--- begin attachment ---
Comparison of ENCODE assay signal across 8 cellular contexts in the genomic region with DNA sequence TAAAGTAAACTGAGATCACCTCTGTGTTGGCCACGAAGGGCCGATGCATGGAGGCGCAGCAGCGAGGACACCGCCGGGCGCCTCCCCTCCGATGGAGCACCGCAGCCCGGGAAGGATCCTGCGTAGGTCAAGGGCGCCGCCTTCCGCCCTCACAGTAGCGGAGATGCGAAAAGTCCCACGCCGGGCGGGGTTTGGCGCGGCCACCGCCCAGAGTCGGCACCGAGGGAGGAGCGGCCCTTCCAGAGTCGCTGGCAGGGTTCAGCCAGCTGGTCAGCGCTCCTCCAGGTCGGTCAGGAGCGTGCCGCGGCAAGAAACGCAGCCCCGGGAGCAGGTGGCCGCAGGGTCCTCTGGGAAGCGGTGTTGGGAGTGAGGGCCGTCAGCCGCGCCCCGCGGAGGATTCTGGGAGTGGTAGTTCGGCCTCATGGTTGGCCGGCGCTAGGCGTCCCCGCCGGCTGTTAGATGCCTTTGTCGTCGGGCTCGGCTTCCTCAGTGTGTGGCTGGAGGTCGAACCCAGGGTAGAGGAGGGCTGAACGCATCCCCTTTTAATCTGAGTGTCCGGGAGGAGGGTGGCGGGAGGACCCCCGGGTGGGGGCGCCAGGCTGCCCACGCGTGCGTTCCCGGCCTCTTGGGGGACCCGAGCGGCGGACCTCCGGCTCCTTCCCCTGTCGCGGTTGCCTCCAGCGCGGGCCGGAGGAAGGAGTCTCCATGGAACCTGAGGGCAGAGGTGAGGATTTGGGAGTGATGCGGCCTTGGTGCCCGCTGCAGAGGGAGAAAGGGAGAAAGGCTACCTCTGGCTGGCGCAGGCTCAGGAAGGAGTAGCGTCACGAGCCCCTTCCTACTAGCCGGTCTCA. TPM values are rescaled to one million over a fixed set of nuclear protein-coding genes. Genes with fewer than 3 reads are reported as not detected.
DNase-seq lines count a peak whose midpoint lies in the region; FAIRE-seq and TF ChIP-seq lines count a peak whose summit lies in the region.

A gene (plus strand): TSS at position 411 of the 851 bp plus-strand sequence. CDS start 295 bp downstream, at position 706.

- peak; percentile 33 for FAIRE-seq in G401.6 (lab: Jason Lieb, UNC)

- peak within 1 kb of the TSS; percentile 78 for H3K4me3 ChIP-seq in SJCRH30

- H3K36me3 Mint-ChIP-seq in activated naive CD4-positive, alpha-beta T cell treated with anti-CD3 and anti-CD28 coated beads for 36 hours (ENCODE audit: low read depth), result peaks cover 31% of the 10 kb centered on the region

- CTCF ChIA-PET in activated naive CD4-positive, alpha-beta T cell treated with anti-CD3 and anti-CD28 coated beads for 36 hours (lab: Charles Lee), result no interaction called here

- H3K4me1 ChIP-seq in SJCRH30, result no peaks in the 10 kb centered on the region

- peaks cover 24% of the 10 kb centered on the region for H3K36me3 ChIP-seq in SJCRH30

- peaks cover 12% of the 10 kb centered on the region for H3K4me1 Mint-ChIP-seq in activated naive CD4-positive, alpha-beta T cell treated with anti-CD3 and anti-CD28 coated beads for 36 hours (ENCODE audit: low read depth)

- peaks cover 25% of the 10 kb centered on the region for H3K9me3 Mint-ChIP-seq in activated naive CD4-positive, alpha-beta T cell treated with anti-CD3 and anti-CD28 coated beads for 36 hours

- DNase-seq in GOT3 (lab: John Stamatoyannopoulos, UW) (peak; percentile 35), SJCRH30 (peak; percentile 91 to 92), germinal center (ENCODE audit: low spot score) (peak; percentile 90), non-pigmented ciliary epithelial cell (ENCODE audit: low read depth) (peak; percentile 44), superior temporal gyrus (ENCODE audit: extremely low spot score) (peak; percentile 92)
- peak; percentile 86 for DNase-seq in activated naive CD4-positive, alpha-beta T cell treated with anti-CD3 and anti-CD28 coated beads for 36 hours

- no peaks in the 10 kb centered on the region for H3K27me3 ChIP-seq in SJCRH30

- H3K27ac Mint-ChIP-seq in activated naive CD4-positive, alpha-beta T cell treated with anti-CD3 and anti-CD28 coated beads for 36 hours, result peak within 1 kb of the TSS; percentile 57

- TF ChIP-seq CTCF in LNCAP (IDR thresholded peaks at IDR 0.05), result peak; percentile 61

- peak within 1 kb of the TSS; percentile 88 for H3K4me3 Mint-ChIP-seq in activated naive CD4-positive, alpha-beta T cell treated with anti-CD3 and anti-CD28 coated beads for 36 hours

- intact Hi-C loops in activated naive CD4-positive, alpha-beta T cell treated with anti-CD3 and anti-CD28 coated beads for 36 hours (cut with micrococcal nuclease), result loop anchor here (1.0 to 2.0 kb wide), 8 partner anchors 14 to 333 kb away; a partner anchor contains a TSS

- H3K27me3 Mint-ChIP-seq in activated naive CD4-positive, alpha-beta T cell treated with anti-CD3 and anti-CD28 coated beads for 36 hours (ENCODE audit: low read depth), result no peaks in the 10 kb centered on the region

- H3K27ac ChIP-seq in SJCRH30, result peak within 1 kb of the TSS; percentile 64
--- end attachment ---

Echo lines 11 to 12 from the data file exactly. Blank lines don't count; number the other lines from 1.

- peaks cover 25% of the 10 kb centered on the region for H3K9me3 Mint-ChIP-seq in activated naive CD4-positive, alpha-beta T cell treated with anti-CD3 and anti-CD28 coated beads for 36 hours

- DNase-seq in GOT3 (lab: John Stamatoyannopoulos, UW) (peak; percentile 35), SJCRH30 (peak; percentile 91 to 92), germinal center (ENCODE audit: low spot score) (peak; percentile 90), non-pigmented ciliary epithelial cell (ENCODE audit: low read depth) (peak; percentile 44), superior temporal gyrus (ENCODE audit: extremely low spot score) (peak; percentile 92)